December the Eighteenth

“I want to go there,” Song said. They almost whispered it, but the rest heard it as clear as a chirp morning inside that silent room.
“I want to get outside,” Song said again, tasting the sounds on their mouth. It was hard to get a sense of them; they felt foreign.
From scowled. “And do what? What’ll that get you? Look at it, doesn’t really look like a place you want to be.”
“Doesn’t it?” Glass said. “It looks massive. There’s bound to be something out there.”
“Yeah, like what?”
“I don’t know, something—something that isn’t roofs and grey walls and darkness. Something where the light actually comes from a sun.”
From shook his head. “It’s not safe. This room is not safe. We should all leave.”
“What’s wrong?” Cometh said. “You seem agitated.”
He hesitated, then gestured at the chair. “Whose do you think this was? Do you think they wanted us well? Do you think anyone else cares for us but ourselves?”
“But don’t you want to find that out? Exactly that?” Glass said. “Who else is here, why they left us, why the Silence disappeared, what else is out there? If there aren’t any answers in here, there might be out there!”
“Why would they be? Look, there might be a reason why we’re trapped here. There might be a reason why we can’t go outside.”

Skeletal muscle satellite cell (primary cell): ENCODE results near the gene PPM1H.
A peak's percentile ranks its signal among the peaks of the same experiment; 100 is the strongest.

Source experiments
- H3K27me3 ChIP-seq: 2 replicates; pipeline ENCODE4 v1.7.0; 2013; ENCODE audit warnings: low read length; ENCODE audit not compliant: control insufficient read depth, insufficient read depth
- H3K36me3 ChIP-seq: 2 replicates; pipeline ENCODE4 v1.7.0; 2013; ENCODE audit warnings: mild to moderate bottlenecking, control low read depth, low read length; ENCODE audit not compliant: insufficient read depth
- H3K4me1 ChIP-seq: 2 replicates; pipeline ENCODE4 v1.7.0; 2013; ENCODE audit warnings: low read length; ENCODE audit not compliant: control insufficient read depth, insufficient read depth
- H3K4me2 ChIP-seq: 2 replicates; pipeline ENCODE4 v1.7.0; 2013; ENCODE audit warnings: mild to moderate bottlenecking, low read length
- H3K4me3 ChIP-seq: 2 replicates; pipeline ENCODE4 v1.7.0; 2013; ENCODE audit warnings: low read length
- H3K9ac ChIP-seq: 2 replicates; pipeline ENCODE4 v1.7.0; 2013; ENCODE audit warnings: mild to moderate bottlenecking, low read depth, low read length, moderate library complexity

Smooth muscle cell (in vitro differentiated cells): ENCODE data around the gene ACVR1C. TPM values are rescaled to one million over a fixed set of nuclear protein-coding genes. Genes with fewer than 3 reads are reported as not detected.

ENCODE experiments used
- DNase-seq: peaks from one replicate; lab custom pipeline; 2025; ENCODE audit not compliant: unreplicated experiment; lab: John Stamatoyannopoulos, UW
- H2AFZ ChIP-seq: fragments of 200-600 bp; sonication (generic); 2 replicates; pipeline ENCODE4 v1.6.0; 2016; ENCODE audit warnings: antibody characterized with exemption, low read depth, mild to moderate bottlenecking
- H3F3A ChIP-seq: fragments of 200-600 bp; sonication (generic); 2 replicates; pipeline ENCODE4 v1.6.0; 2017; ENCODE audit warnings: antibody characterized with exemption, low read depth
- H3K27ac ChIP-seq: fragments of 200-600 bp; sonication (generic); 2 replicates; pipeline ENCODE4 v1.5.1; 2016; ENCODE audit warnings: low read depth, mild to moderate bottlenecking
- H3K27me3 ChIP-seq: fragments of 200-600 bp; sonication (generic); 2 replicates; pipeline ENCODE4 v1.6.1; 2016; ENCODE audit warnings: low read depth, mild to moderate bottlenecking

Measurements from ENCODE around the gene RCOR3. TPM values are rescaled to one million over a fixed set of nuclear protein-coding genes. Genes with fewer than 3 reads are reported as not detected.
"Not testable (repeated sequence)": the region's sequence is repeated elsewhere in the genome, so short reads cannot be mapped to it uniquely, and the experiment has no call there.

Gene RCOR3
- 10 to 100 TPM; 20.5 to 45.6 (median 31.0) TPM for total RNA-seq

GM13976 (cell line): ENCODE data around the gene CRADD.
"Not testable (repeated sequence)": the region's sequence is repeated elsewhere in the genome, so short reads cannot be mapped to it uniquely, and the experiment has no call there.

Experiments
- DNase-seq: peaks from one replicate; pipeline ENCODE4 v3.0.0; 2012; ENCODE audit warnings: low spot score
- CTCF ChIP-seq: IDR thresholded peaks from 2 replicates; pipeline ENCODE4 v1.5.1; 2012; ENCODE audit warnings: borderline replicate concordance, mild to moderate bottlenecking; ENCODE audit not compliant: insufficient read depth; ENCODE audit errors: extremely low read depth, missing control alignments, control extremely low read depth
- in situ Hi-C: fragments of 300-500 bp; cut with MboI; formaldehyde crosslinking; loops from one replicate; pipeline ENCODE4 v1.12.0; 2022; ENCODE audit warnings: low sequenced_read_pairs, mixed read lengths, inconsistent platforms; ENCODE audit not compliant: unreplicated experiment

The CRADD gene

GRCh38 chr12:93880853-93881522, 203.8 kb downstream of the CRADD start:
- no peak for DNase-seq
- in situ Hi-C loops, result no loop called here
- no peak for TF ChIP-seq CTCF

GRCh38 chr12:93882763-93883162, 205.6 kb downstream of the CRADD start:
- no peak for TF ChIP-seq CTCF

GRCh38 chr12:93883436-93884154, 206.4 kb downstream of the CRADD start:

“Whoever was in here sure didn’t want us to leave,” Cometh said.
From tried to come up with a response, but couldn’t. She was right. He hated this room and everything in it. Whoever made it was not kind to them.
“But why leave us then? Why disappear?”
“That’s what we want to find out,” Glass said.
“And experience what else the world has to offer,” Song joined in.
“But…” Wayside hesitated, “how do we even get there?”
The silence was opulent—roaring at them in grandeur and terror. It haunted their dreams and kept them awake as they all stared at each other in fear and confusion.
They didn’t know. In all their searches, in all their mapping, they had found not a single exit, nor a single window. They were seeing all the rooms on the screens, yet none of them had a door. And as they thought upon it, they all lost what to say.

They split up in silence, some beginning to look for a way out, more fervently than before, other beginning to look for a way in, for a way to understand the room with the cameras, to find clues as to who had made it, and to discover its true purpose—it couldn’t possibly just be to spy on them, could it?
They found buttons and switches, they found schemas and dried out tables with signs they couldn’t understand, and they found databases of seemingly endless addresses, hundreds and hundreds of names and numbers, lined up, one by one, in huge, huge lists, while the others found more doors and the animals they had seen on the cameras and even more that they hadn’t, and every once in a while Glass went back and adjusted the doll and took a peek at the board to see if it had changed.
More names were ever added, but Mary the doll, both in name and in figure, was still there. Glass had named it. That changed nothing.